Friday, October 15, 2010

What We Take Away

Such a beautiful service, we murmur. The eulogy was so touching. Everyone seemed to be holding up well, considering. She looked good, peaceful, didn't she?

We wipe away our last tears and stuff the tissues in our pockets. We hug a cousin we haven't seen since his wedding ten years ago, and likely won't see again until another occasion like this. We take one last glance at the casket.

We wander to the parking lot, our throats tight and our chests heavy. Yet we're still somehow buoyed by the day's exchange of warm memories. Comforted by those who shared our loved one's life and now, our grief.

As we climb in our cars, grasping the hand of our spouse or our child or our friend, we know the reality of our loss hasn't quite hit us. We will resume our life tomorrow, as we must. And in a few days, or perhaps a few weeks, the void will surface with a jolt. It will rip a hole within us. We will suddenly miss her smile. Her phone calls. Her quick wit that left us in giggles. Her warm embrace which now leaves us with empty arms.

The grief that follows the loss of someone we love never fully disappears.

But in the best of relationships, some bits of that individual linger behind forever: what we learned from them, how they enhanced our life, who they helped us become.

We will always carry that with us. Mere mortality can never rob us of the gifts they gave us in their lifetime.

What was taken from us will be outweighed, always, by what we were able to take away from them.


  1. Sorry for your loss. Love you!

  2. She kind of reminded me of your mom. You would have loved her, Joan. Thanks.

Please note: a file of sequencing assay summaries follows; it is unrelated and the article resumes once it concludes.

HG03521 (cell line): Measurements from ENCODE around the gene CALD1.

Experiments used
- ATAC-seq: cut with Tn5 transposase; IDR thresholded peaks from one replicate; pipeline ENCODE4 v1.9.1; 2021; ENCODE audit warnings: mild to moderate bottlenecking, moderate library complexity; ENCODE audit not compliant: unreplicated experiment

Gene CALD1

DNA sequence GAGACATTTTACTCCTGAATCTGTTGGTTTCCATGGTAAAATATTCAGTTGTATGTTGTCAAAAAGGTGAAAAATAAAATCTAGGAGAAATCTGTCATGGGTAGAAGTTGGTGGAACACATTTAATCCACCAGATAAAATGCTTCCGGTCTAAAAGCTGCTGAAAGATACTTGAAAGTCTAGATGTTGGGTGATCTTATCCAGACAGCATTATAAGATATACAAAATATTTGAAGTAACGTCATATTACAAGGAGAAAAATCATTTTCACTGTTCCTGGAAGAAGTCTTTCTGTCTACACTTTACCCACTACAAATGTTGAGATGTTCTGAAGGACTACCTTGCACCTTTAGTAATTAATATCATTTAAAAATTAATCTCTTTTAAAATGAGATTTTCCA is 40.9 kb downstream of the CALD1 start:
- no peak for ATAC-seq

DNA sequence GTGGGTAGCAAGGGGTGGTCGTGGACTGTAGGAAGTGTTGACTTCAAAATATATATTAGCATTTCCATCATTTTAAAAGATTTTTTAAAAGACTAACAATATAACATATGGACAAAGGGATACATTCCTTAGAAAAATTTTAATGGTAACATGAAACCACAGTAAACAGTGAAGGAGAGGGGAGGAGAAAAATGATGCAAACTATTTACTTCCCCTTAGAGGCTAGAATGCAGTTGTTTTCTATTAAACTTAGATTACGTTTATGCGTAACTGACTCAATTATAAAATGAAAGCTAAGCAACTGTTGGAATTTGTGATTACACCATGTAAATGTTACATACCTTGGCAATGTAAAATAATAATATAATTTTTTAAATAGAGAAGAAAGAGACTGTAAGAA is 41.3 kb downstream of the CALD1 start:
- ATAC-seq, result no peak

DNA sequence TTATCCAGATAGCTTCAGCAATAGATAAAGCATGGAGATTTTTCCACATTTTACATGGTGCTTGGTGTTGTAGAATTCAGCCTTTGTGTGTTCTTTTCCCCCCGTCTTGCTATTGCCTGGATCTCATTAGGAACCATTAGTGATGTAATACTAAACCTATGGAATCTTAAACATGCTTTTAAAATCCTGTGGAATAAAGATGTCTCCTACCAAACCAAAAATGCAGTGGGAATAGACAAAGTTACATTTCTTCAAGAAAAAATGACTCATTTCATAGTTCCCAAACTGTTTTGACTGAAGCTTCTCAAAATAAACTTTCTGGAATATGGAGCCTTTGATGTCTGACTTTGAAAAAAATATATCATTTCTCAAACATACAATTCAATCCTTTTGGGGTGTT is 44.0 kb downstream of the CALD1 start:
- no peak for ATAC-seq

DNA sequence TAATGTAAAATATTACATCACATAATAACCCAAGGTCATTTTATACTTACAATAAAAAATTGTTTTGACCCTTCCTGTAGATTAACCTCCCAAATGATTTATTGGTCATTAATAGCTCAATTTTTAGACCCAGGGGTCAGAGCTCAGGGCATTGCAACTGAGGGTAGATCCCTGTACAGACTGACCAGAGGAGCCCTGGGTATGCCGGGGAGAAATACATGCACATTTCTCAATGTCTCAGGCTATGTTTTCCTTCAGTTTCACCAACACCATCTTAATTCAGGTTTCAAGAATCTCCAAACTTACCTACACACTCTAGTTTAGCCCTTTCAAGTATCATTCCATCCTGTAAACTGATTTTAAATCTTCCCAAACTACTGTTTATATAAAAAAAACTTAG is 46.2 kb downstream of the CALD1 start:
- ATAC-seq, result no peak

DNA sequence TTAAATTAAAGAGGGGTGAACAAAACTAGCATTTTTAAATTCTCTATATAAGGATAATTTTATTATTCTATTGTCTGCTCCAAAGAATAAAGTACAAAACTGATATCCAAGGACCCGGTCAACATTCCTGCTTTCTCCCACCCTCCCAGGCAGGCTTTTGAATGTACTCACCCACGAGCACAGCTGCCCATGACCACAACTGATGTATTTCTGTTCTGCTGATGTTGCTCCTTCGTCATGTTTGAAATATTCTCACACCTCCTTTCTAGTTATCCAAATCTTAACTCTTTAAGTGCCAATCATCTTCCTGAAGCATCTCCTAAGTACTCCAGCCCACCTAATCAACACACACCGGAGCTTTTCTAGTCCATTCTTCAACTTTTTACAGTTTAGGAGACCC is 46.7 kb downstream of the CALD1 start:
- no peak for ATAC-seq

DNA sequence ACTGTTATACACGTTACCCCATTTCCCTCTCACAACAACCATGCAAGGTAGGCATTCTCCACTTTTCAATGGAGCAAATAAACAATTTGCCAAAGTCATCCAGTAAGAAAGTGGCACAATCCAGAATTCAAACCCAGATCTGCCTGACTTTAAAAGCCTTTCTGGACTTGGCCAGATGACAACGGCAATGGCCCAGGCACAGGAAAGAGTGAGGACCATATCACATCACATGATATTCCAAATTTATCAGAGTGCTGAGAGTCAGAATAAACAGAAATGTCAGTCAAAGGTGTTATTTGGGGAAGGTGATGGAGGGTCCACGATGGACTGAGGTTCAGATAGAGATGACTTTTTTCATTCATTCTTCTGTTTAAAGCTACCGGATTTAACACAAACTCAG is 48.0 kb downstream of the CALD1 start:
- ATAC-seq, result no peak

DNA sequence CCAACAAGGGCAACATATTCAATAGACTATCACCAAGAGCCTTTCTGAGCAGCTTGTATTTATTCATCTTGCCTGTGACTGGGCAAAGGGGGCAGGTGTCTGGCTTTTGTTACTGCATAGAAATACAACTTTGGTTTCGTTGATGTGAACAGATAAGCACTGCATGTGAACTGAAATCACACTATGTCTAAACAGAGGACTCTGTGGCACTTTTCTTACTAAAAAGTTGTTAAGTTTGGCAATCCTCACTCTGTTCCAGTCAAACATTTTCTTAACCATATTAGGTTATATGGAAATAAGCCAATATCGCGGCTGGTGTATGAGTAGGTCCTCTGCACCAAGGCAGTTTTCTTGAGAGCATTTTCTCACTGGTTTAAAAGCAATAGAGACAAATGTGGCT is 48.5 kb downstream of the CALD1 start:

3. That's the great thing about memories... they can remain razor sharp no matter what else may happen in life.

    Wishing you the best...

  4. She never gave up, just gave in and that's ok! She and I used to discuss when things would get real difficult to LET GO AND LET GOD... and so she did. Thanks Sherry Lynne. Nickey's cuz', Glo

  5. Bluzdude: Yes, photos are great but memories make wonderful mental scrapbooks.

    Glo: I'll bet you guys discussed just about everything in those hour-long phone conversations...

  6. Well said as usual Sherry...she sure will be missed. Lori

  7. Sherry, I cried almost daily for my mother and father for an entire year after each of them died. After that, it seemed to abate. Then out of the blue, I woke up sobbing when I dreamed of my mother a couple of weeks ago, so you're right, "The grief that follows the loss of someone we love never fully disappears."

  8. Lori: Maybe we should initiate an annual event in her memory: perhaps a garage sale crawl?

    Tulasi-Priya: Yes, grief is like the ebb and flow of the tide. I hope you have some wonderful memories of your parents to keep with you always.

    Thanks much for your comment--safe travels in India!